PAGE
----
In response to the Daily Post writing prompt on March 4, 2013.
Prompt: There are 26 letters in the English language, and we need every single one of them. Want proof? Choose a letter and write a blog post without using it. (Feeling really brave? Make it a vowel!)
Through March 4 I’ve completed 18 posts. When this post is published I will have completed 19 posts, but the data represented above is through 18. The letter e is the most used letter to-date, and the last letter of the alphabet is the least used, only showing up 8 times in posts.
All of this is wonderful data, and I think that I can make it through this post without using the last letter of the alphabet. This is likely the easiest for people to work around, and while it might be an interesting challenge to pick a more frequently used letter, I’m more interested in the effect of the exercise on the mind.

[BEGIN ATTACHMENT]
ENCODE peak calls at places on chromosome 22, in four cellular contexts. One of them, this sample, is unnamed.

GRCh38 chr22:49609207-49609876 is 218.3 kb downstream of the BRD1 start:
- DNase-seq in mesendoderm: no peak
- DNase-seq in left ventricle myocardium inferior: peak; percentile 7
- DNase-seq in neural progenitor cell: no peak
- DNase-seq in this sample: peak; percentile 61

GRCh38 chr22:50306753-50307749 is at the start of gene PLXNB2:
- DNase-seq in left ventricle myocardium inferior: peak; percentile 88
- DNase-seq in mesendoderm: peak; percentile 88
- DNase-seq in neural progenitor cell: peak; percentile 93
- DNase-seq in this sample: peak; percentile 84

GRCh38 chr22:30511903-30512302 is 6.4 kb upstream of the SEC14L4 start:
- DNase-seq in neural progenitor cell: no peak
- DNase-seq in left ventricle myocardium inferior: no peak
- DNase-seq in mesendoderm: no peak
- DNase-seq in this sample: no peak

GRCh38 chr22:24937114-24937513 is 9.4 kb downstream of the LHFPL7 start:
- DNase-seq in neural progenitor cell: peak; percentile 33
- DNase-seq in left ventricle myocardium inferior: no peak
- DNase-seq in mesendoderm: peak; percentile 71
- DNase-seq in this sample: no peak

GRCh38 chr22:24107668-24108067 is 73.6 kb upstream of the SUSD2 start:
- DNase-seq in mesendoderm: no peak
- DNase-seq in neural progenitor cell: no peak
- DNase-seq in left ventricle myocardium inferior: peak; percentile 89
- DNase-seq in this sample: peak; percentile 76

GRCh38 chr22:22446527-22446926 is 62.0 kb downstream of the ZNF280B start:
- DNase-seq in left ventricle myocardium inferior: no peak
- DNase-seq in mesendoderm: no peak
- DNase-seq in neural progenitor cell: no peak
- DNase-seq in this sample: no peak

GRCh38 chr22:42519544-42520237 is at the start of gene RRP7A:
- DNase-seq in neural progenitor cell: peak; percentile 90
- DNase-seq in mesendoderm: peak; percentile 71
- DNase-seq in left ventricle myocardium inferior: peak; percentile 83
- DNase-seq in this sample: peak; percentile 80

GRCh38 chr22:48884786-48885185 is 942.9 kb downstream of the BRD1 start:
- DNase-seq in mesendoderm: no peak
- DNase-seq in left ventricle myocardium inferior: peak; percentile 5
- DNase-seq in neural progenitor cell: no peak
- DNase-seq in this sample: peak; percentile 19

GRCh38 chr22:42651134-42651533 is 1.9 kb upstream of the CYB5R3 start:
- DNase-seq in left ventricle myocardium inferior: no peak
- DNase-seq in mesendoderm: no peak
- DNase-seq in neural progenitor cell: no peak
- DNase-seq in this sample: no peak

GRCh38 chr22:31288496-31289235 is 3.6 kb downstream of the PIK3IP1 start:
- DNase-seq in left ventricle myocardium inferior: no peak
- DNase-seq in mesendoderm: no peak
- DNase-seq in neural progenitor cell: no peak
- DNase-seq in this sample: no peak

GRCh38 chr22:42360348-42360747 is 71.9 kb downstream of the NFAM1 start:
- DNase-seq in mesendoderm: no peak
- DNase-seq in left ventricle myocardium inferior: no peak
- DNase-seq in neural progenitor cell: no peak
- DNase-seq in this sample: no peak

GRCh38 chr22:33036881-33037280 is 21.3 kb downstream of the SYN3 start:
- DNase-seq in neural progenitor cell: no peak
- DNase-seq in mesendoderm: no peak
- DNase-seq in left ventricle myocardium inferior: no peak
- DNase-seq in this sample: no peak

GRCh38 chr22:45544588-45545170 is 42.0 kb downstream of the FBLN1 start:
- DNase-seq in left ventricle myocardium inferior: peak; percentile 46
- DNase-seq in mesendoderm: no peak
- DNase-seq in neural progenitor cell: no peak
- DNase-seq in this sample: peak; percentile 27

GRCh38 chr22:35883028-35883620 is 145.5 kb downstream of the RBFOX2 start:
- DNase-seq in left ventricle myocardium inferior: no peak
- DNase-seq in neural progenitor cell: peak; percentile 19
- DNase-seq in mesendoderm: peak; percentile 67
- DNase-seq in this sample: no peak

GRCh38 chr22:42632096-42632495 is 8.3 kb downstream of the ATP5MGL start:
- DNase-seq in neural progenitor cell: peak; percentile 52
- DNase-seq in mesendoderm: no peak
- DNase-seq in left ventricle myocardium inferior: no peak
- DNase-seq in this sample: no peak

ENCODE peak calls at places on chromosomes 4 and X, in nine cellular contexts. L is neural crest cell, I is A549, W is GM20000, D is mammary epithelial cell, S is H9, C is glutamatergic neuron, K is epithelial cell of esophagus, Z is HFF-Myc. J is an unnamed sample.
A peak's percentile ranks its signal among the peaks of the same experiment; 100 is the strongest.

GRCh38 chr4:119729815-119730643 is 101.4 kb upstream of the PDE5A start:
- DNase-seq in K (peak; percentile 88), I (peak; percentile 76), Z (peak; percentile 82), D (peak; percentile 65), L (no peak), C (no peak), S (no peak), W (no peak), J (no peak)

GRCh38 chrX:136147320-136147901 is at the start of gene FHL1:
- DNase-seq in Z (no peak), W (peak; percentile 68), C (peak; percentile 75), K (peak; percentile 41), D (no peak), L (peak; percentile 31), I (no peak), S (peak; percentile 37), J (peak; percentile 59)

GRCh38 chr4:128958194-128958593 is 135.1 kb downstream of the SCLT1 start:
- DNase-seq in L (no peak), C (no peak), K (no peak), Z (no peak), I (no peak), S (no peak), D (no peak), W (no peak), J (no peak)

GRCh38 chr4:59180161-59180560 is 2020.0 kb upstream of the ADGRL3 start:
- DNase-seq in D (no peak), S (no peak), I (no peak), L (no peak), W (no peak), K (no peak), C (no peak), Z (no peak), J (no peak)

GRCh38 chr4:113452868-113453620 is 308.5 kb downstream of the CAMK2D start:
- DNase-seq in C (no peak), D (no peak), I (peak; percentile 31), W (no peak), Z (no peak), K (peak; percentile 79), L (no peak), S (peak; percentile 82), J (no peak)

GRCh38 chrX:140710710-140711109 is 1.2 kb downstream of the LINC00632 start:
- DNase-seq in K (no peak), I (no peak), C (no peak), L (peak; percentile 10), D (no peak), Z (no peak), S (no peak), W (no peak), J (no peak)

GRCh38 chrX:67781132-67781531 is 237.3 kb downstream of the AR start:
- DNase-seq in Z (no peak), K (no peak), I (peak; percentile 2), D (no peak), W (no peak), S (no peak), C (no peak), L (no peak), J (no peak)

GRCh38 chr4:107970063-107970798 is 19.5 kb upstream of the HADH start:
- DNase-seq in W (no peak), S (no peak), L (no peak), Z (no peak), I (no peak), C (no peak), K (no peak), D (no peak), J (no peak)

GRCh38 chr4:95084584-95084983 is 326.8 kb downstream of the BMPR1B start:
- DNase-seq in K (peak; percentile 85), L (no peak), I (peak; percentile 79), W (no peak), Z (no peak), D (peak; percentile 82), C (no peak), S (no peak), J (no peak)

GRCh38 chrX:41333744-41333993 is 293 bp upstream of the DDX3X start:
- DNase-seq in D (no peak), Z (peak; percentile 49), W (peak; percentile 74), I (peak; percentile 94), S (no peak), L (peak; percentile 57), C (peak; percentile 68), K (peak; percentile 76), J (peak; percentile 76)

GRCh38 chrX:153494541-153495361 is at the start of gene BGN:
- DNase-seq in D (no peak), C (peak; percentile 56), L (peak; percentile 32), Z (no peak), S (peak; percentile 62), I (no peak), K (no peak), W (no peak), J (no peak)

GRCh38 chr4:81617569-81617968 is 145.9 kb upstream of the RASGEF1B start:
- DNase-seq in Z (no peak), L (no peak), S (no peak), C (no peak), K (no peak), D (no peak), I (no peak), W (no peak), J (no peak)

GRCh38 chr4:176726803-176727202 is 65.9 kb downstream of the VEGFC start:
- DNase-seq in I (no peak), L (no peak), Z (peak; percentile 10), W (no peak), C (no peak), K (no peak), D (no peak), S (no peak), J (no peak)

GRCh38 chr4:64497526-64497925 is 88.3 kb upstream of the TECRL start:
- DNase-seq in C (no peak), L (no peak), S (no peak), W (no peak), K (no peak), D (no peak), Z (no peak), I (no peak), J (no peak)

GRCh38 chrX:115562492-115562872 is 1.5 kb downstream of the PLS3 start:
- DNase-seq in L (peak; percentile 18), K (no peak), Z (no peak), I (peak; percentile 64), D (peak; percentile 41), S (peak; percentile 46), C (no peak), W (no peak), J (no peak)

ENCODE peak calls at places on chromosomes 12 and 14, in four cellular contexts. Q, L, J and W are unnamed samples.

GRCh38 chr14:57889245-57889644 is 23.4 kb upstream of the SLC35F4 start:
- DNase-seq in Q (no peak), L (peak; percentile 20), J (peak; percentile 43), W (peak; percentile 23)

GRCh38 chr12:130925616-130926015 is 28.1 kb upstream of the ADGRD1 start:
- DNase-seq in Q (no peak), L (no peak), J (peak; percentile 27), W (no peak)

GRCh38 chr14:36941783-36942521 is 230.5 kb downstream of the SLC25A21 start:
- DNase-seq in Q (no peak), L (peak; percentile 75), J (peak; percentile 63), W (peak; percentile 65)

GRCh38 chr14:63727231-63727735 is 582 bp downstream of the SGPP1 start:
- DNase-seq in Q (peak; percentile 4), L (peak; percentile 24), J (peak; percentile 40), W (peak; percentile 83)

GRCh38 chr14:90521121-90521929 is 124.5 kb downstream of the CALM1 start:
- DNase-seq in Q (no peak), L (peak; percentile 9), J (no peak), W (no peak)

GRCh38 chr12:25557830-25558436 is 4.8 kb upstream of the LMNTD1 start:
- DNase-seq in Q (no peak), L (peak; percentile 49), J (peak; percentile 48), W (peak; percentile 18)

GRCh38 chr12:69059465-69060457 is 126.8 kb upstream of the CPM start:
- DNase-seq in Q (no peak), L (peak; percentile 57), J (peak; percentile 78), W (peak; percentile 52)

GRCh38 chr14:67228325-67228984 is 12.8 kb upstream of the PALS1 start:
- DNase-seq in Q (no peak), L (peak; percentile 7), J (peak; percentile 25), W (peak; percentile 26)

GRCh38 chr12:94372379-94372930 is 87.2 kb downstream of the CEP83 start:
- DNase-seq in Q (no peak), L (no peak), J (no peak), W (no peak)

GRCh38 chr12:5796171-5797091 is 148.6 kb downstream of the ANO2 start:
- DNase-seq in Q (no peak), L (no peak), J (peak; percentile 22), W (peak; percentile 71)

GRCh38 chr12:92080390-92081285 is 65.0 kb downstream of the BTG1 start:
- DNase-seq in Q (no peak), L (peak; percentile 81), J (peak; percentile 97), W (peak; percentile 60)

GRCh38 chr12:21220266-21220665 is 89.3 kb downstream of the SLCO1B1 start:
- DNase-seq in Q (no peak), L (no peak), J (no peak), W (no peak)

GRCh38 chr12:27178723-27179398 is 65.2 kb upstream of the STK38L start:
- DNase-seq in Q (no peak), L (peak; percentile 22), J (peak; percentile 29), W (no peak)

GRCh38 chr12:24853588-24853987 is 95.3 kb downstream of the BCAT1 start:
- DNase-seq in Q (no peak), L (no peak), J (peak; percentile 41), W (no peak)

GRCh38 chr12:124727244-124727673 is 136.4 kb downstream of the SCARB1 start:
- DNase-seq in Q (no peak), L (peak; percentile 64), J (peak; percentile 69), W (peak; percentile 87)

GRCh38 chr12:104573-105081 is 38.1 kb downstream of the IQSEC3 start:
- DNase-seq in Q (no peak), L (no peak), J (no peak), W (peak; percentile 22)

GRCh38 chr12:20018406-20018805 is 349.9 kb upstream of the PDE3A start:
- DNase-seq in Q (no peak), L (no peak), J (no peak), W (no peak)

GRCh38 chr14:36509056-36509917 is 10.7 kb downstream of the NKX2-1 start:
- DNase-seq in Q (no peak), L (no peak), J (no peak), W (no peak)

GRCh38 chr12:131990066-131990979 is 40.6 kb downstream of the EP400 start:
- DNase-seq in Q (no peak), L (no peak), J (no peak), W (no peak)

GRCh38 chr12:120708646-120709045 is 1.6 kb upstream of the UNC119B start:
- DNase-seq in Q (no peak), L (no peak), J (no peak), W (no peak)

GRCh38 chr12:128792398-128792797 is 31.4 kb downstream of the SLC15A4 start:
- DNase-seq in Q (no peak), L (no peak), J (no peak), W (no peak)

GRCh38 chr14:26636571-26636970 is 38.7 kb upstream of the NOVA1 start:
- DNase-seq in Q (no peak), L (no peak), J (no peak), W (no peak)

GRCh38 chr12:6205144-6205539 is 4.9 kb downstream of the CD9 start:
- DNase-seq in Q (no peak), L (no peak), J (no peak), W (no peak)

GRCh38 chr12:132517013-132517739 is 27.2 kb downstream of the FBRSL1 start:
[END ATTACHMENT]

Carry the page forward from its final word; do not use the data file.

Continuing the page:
How many times have you purchased a new car and for the next week you suddenly see this car model everywhere? As I started to work through this post, whichever letter I selected, I suddenly thought of several words that include the letter I was trying to exclude. Once we’re attuned to a specific frequency, wow – we sure can find those items everywhere we look or listen.
What this does for me, not unlike the previous post in which I claim that never is too extreme a commitment, is to highlight the implication of excluding a letter from your arsenal. This begins to limit the possibilities of how one can express herself. And while this forces a person to think sideways, or outside the box, the limitation may prove so limiting that it’s impossible communicate effectively (can you imagine if I’d chosen the letter e!).
Thus bringing this post to a close. Another 324 words and 1525 characters that don’t contain the tenth or the last letter of the alphabet.